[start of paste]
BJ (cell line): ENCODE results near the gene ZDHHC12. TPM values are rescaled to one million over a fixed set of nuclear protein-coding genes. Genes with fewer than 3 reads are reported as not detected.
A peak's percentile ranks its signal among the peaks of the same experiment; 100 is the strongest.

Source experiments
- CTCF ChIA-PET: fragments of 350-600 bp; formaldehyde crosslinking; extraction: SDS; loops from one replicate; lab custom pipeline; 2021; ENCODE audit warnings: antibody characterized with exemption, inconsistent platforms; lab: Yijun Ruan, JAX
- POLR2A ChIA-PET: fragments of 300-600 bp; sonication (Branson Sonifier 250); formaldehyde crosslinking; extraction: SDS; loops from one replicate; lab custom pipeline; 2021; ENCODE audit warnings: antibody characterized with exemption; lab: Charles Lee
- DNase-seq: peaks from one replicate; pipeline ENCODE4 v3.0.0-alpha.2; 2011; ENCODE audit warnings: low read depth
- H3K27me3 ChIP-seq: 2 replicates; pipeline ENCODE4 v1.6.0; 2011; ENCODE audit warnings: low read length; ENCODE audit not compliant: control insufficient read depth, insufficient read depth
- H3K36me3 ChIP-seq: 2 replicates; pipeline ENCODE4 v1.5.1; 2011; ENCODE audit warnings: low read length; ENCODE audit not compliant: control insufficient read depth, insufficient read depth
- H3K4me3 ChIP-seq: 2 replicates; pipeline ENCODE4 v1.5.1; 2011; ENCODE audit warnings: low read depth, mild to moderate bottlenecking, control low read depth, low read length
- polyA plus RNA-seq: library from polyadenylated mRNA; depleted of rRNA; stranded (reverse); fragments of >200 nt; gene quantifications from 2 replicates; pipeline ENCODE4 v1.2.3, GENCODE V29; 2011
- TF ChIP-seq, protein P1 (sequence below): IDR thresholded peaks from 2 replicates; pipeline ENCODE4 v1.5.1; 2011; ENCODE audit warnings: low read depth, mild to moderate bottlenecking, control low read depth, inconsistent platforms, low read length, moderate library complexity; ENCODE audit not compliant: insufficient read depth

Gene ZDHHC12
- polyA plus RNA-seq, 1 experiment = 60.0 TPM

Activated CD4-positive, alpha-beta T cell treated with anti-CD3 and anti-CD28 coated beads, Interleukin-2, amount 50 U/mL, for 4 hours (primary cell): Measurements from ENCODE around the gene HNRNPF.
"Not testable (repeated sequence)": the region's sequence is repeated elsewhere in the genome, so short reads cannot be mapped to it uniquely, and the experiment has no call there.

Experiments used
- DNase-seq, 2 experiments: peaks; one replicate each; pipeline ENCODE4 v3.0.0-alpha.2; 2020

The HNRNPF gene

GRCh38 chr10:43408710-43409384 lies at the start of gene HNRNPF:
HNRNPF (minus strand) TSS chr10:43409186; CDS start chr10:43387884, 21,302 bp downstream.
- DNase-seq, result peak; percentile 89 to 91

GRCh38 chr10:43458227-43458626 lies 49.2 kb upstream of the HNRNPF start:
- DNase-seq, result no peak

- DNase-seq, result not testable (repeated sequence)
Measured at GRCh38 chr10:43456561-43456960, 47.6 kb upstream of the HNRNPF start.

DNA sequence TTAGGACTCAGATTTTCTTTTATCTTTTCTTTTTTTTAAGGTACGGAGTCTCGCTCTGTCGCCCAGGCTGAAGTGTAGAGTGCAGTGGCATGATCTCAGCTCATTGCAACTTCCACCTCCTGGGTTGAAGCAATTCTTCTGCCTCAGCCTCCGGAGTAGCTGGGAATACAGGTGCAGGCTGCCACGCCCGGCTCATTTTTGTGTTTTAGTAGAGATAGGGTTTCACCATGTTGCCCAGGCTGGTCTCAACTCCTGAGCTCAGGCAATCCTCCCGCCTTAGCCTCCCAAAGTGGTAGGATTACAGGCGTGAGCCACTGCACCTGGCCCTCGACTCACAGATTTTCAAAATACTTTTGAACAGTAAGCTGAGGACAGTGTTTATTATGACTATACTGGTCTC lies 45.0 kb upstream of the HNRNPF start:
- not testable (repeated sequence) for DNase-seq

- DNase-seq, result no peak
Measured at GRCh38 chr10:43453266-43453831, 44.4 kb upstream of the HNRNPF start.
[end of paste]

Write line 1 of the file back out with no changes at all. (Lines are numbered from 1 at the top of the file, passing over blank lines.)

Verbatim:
BJ (cell line): ENCODE results near the gene ZDHHC12. TPM values are rescaled to one million over a fixed set of nuclear protein-coding genes. Genes with fewer than 3 reads are reported as not detected.